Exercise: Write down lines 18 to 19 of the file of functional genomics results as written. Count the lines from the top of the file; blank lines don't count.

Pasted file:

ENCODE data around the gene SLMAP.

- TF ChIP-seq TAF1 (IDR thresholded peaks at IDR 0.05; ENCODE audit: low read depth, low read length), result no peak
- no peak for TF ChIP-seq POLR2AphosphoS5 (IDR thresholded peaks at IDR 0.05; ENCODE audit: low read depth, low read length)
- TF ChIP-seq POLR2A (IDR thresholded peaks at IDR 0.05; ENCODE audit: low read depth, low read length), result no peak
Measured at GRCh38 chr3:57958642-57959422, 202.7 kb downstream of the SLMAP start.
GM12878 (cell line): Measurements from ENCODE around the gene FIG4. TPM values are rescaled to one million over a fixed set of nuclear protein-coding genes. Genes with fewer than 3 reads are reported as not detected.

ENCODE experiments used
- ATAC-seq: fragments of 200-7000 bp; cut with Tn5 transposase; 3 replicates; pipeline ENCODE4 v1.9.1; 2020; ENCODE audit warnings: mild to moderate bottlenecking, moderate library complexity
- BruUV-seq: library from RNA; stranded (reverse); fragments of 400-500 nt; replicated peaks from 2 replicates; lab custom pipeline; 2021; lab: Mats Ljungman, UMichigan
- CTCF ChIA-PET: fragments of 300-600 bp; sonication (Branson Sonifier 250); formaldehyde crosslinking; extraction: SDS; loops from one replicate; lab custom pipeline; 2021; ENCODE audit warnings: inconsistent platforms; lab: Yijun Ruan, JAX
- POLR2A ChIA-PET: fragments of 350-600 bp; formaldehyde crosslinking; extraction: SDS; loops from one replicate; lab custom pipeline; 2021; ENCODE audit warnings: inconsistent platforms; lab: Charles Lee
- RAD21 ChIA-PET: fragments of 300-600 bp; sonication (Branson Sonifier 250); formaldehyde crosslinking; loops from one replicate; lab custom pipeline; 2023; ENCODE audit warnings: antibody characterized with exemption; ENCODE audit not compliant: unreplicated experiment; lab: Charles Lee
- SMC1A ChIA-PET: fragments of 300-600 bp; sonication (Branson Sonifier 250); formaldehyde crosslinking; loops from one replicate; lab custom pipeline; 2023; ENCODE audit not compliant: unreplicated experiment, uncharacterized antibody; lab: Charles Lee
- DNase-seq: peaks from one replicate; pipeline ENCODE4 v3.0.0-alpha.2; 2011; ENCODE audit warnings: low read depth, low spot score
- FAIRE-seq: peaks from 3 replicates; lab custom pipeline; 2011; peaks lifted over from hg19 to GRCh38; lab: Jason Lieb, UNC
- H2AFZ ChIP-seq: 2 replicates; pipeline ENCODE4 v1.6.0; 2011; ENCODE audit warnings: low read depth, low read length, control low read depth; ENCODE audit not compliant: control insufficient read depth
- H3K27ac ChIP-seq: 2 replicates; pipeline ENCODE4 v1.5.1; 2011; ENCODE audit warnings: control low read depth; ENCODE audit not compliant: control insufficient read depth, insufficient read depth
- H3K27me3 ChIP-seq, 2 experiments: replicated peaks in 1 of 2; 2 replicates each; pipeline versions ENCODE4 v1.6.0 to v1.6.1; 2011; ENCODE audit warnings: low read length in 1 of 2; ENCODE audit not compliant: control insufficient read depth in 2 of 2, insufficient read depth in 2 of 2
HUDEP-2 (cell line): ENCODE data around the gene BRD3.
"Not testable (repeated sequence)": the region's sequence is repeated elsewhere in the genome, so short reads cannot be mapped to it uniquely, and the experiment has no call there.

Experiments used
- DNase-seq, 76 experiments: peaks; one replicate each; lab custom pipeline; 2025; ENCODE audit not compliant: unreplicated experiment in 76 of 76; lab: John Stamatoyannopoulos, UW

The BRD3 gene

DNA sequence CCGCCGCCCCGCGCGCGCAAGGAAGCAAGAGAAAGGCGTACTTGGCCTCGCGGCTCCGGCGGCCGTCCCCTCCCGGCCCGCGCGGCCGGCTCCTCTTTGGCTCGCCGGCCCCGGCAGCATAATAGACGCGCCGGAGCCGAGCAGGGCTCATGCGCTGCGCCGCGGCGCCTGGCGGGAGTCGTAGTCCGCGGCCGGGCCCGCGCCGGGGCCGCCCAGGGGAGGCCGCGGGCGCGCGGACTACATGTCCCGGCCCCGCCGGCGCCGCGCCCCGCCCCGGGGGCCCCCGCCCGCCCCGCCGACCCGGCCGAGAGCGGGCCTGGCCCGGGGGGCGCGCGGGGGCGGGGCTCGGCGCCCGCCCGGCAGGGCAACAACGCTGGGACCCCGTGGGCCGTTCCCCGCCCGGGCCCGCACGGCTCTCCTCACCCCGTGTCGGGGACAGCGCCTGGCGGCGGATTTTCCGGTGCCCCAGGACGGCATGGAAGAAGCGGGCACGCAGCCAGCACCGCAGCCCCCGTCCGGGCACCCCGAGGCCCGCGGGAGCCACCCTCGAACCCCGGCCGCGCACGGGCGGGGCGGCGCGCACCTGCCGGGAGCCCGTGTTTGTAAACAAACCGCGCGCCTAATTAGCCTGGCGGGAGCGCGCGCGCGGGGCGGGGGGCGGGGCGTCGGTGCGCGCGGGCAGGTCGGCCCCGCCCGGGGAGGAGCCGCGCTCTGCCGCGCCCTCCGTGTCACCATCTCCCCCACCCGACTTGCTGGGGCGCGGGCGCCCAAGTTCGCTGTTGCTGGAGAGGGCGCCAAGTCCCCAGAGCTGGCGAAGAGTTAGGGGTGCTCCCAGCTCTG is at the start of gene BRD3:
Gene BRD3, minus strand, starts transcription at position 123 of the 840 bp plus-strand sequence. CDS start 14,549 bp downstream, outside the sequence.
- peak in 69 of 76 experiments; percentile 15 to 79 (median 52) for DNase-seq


- H3K27me3 ChIP-seq, 2 experiments: replicated peaks in 1 of 2; 2 replicates each; pipeline versions ENCODE4 v1.6.0 to v1.6.1; 2011; ENCODE audit warnings: low read length in 1 of 2; ENCODE audit not compliant: control insufficient read depth in 2 of 2, insufficient read depth in 2 of 2
HUDEP-2 (cell line): ENCODE data around the gene BRD3.